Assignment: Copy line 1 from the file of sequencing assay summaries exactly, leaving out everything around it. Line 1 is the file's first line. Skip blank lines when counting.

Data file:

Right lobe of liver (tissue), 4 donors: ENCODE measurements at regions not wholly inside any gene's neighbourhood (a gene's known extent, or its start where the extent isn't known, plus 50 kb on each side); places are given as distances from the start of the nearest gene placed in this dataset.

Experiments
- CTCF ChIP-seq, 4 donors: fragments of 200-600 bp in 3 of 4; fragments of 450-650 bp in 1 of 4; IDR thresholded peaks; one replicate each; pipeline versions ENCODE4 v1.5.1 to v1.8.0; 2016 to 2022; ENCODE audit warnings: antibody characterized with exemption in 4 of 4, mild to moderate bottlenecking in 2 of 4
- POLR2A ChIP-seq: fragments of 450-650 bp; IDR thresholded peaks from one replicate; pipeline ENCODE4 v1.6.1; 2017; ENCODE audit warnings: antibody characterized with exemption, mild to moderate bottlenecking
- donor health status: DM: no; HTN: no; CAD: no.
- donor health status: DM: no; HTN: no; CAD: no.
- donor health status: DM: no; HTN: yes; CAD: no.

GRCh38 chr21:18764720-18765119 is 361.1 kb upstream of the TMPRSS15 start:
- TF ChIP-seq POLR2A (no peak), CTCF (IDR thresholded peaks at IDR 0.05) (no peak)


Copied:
Right lobe of liver (tissue), 4 donors: ENCODE measurements at regions not wholly inside any gene's neighbourhood (a gene's known extent, or its start where the extent isn't known, plus 50 kb on each side); places are given as distances from the start of the nearest gene placed in this dataset.